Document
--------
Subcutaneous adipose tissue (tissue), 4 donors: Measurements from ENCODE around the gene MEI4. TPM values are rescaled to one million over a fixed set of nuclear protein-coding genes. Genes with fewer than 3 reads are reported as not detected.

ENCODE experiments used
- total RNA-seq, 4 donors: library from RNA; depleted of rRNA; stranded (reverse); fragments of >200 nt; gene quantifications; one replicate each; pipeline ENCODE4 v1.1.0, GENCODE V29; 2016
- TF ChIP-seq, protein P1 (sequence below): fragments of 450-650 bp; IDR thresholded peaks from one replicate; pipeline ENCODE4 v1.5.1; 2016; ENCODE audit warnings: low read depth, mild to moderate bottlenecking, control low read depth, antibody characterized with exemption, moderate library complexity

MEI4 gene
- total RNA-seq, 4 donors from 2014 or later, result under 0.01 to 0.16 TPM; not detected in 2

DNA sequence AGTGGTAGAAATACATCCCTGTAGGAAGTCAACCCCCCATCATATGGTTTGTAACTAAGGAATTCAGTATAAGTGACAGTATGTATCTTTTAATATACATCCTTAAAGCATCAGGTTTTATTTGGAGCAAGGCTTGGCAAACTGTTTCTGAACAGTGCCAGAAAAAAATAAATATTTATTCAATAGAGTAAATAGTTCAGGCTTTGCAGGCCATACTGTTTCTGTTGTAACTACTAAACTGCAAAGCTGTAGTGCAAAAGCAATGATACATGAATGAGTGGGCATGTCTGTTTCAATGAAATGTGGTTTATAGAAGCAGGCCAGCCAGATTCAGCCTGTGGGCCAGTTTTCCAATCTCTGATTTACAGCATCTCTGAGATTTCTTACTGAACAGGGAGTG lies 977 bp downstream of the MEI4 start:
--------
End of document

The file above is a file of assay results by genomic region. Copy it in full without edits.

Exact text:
Subcutaneous adipose tissue (tissue), 4 donors: Measurements from ENCODE around the gene MEI4. TPM values are rescaled to one million over a fixed set of nuclear protein-coding genes. Genes with fewer than 3 reads are reported as not detected.

ENCODE experiments used
- total RNA-seq, 4 donors: library from RNA; depleted of rRNA; stranded (reverse); fragments of >200 nt; gene quantifications; one replicate each; pipeline ENCODE4 v1.1.0, GENCODE V29; 2016
- TF ChIP-seq, protein P1 (sequence below): fragments of 450-650 bp; IDR thresholded peaks from one replicate; pipeline ENCODE4 v1.5.1; 2016; ENCODE audit warnings: low read depth, mild to moderate bottlenecking, control low read depth, antibody characterized with exemption, moderate library complexity

MEI4 gene
- total RNA-seq, 4 donors from 2014 or later, result under 0.01 to 0.16 TPM; not detected in 2

DNA sequence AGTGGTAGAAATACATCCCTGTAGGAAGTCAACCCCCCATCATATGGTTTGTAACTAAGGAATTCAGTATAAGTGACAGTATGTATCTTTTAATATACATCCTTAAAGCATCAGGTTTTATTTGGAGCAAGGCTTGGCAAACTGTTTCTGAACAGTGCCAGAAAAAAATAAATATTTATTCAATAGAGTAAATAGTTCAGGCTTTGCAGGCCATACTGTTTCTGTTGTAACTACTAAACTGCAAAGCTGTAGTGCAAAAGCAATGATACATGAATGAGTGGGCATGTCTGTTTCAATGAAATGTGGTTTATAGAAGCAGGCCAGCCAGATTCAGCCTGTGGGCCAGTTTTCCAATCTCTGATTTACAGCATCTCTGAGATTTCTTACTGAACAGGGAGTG lies 977 bp downstream of the MEI4 start: